The Most Common Failing in Business

The following blog post was originally posted to LinkedIn on 7 April 2015.

During my career I’ve encountered dozens of processes, agreements, work packages, projects and changes that have, for one reason or another, failed. Whilst the contributing factors varied, there was one that has almost always appeared somewhere in the chain of events responsible for the failure. A deficiency in communication.

How often have you discussed with colleagues about “if only someone had mentioned “ or “I can’t believe no one spoke to me about “? Certainly more often than you would have liked I’m guessing.

Communication allows for the sharing of not only facts and information, but also concepts, ideas and philosophies. All have their relevance, time and place to support getting what needs to be done actually actioned on time and in the right way.

Elements of Communication

There are numerous ways to improve communication and I’ll cover a few below, but the first thing to do is to get an idea of what it is that needs to be communicated. Hopefully there’s a why associated with it as well, but as experience tells us, we can’t know everything and so maybe the reason for the communication is simply to see if there are potential benefits in sharing that information.

Once the content has been identified, it’s just a case of the story literally “telling TALES”.

[T] - Type

We take in information via our senses, so some consideration should be given to the type of communication that will be used. This will then help determine the channel(s) to be used. In the majority of cases, text, images and sounds will make up a typical communication. There may be some cases where smell, taste and touch are important to the communication, but in these instances, the format may very well be directly dictated by that.

Give some thought as to how the type of communication will affect the medium. Images are going to rule out audio only calls for example, but can be very useful in quickly communicating something.

[A] - Author/Audience

You need to figure out who needs to be involved in a communication. Who will initiate the content and who will receive and contribute the content? This again will likely have direct impact on the channels used for a communication.

[L] - Location

The author and audience may all sit next to one another. They may work in the same building, campus or city. They could even be spread out across an entire nation, continent or even the entire globe. Each brings with it an obvious variation.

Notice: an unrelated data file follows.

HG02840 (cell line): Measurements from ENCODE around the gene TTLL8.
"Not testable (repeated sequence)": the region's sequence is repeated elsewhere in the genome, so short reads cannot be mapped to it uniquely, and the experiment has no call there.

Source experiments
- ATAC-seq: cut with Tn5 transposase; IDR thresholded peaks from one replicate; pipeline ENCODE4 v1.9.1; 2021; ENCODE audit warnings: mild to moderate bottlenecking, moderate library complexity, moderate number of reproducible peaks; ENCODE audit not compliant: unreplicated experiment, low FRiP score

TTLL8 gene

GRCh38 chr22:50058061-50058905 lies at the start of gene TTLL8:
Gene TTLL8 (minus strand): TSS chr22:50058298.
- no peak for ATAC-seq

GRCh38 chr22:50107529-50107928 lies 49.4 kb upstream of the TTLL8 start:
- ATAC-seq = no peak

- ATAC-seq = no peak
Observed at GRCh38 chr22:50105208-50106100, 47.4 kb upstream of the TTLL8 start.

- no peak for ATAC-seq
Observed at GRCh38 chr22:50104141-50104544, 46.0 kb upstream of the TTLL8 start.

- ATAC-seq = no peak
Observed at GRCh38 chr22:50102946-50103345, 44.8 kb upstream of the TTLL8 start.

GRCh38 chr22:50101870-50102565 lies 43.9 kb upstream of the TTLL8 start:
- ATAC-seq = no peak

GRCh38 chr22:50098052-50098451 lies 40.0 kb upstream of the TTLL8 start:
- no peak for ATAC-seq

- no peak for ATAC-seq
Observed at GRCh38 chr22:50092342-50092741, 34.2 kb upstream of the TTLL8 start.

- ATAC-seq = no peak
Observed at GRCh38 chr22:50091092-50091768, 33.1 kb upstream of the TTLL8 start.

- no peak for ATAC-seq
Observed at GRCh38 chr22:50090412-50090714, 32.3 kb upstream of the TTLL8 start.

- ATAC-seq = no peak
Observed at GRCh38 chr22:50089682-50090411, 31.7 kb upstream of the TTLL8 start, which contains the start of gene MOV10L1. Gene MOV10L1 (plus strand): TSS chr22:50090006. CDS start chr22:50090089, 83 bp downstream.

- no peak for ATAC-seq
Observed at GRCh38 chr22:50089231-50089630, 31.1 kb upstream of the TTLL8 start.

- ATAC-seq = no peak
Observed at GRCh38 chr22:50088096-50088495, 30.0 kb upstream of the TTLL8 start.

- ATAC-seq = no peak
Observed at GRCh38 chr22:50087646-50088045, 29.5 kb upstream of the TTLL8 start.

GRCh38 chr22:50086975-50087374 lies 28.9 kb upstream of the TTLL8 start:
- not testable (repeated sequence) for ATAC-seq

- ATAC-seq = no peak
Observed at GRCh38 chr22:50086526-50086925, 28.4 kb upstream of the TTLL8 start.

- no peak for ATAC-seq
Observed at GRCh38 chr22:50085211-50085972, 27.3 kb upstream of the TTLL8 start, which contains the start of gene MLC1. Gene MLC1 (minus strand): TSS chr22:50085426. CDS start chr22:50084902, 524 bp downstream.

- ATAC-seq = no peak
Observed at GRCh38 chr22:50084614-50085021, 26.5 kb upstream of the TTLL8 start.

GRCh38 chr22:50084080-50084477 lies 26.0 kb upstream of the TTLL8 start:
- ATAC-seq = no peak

A whiteboard message could work in a single office, whereas a single conference call would be pointless. But this could be flipped around for say a national communication. However neither of these would work on a global scale where timezones have a significant impact.

[E] - Egress

Communications need to be released. Timing can be very important to ensure that everyone communicates content in time for it to be useful and even in a way such that everyone feels they are being involved in a timely manner. Late communication can be just as bad as no communication at all.

[S] - Synchronicity

Communications are of course two way - one way is simply an announcement and that’s not what we’re talking about here. Therefore the back and forth options are important.

Synchronous communication is one where the interaction is real time or as close to as possible. Examples might be a face to face discussion or a phone call.

Asynchronous communications are ones where the response time is completely undetermined. An example could be an e-mail or forum post where the audience and authors pick up and respond to content when they can rather than immediately.

Using the Communication

Once the communication is under way, use it. Seek input. Weigh up any factors that might affect decisions. Then communicate back the results and apply them. This communication back closes the loop and is a way of thanking people for their contributions (of any type) and explains any rationale in how the content has been used, any agreements made and if this generates actions for people it should define them clearly with expectation, time lines and how to communicate completion.

One thing I would warn against is open ended discussion on something that requires action. Set a reasonable deadline for contribution and then summarise and archive it. Only re-open it if a change in circumstances really warrants it. If not some contributors may assume that it is not a high level of consensus that is sought, or even a unanimous agreement.

Author: Stephen Millard
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